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Understanding Those Who Have Experienced War

Anzac Day 2016

Anzac Day promotes a sense of unity, perhaps more effectively than any other day on the national calendar.  Even though, Victorians originate from 200 countries, and 46.8 per cent are either born overseas or have at least one parent born overseas, the genuine sorrow at the loss of so many lives in war unities us all.  People whose politics, beliefs, aspirations and backgrounds are widely different can nevertheless share the values of courage, self-sacrifice, teamwork and fair play that make Australia a unique global community.

The meaning of Anzac day has been further broadened to include those killed in all the military operations in which Australia and New Zealand have been involved. Many countries commemorate Anzac day with various ceremonies: Antarctica, Belgium, Canada, Egypt, England, France, Germany, Hong Kong, Ireland, Kiribati, Malaysia, Malta, Sudan, Thailand, Turkey, and United States, to name some.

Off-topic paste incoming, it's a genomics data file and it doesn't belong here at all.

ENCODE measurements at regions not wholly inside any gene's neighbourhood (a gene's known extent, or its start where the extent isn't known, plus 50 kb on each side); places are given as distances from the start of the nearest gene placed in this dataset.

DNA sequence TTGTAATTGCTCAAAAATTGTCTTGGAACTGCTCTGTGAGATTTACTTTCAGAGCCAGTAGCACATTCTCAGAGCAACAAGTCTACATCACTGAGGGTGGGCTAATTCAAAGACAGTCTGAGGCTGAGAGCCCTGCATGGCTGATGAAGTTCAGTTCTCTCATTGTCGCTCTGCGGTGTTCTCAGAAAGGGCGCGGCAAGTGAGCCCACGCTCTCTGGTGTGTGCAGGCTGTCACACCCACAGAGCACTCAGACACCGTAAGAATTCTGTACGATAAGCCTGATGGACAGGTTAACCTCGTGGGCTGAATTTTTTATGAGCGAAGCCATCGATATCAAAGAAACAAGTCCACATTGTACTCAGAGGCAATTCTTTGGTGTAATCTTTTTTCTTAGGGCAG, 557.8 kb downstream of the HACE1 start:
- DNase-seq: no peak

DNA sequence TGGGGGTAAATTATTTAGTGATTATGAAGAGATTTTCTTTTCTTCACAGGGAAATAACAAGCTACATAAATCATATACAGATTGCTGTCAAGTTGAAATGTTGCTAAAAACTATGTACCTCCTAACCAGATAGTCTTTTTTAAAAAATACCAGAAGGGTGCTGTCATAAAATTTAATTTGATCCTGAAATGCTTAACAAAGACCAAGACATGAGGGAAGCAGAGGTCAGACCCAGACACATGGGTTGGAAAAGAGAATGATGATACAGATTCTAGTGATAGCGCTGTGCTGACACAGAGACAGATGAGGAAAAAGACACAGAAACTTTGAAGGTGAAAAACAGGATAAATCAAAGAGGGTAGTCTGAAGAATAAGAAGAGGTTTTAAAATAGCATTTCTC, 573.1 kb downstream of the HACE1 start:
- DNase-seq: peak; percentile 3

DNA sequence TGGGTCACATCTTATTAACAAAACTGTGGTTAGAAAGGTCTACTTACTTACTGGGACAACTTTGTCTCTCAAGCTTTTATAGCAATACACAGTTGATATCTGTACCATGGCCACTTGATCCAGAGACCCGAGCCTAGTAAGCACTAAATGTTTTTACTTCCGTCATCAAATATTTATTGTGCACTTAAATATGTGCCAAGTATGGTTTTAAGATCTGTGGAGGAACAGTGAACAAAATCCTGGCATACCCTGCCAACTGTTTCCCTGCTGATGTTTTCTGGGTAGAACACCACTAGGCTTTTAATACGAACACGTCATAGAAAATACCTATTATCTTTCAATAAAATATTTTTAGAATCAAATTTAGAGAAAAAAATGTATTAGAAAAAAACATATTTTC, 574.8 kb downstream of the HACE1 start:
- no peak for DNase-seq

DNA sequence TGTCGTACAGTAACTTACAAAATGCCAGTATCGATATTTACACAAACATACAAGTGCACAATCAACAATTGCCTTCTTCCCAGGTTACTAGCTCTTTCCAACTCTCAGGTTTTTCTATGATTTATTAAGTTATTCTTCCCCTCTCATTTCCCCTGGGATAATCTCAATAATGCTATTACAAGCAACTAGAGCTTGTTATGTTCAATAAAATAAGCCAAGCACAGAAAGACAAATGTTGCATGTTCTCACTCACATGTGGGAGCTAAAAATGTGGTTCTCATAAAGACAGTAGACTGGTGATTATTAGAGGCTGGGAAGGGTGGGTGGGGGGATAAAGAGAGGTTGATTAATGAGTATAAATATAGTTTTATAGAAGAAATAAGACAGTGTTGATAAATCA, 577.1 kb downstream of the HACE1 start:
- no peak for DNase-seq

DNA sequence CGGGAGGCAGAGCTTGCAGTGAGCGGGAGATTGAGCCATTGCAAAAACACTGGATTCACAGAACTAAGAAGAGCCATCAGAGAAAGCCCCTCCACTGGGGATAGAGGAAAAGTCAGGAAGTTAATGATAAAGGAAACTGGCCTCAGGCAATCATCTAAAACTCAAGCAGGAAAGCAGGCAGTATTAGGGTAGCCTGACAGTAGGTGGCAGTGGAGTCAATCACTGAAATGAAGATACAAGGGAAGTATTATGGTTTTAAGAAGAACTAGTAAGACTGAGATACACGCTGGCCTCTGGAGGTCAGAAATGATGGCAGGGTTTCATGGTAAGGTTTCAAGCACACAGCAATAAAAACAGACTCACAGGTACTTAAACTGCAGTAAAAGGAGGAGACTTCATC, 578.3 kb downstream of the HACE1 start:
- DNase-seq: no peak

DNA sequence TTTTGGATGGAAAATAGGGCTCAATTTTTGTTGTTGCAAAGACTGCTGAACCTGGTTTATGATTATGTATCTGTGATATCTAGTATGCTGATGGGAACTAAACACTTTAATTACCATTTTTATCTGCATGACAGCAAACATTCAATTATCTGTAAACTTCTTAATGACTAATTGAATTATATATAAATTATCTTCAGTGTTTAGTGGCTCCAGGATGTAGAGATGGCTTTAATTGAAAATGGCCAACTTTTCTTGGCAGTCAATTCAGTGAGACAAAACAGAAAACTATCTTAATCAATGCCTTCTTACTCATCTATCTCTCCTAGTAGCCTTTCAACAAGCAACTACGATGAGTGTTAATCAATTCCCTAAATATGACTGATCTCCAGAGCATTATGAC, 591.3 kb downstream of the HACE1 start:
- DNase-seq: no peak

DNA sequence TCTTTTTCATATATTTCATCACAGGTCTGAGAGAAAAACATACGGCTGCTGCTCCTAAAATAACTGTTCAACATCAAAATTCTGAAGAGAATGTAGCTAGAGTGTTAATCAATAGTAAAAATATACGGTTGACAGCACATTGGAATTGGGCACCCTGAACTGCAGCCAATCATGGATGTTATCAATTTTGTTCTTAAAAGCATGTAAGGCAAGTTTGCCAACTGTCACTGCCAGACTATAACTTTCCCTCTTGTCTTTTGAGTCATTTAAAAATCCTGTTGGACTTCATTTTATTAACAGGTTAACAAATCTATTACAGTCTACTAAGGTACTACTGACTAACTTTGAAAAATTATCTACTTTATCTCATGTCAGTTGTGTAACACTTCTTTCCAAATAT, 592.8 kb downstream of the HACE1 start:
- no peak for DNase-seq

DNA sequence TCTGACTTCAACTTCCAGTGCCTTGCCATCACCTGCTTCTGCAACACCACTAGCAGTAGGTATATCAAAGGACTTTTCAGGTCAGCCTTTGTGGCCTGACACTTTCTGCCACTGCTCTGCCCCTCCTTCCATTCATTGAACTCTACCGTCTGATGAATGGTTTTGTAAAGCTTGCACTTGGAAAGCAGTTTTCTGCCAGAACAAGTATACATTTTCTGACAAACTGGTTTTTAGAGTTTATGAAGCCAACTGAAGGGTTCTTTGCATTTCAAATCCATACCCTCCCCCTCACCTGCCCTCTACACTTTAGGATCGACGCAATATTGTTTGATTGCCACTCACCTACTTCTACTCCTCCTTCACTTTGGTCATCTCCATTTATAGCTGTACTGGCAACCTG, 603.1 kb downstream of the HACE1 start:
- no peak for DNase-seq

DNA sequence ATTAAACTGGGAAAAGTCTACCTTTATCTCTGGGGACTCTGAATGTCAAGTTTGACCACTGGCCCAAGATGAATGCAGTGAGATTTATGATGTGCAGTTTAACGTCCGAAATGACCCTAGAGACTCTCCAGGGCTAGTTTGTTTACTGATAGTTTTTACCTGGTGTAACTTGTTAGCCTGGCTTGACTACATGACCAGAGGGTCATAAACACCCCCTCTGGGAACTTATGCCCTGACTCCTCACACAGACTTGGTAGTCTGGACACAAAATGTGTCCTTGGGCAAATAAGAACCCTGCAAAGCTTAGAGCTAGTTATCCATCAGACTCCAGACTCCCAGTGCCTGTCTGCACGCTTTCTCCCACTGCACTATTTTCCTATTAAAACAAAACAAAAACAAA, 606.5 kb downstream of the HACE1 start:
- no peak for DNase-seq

Since WWII many people have found refuge in Australia after fleeing persecution, wars and civil unrest. Karen Teshuva, La Trobe University, conducted a qualitative study in 2010 ‘Caring for older survivors of genocide and mass trauma’.  The study emphasized the need for the aged cares sector to be responsive to these life experiences.  Some elderly consumers may experience flashbacks and relive memories of war on a day such as Anzac Day.

Centre for Cultural Diversity in Ageing website has case studies that staff can explore while developing a better understanding of clients who have experienced war.

Contact us if you require further information or (03) 8823 7979

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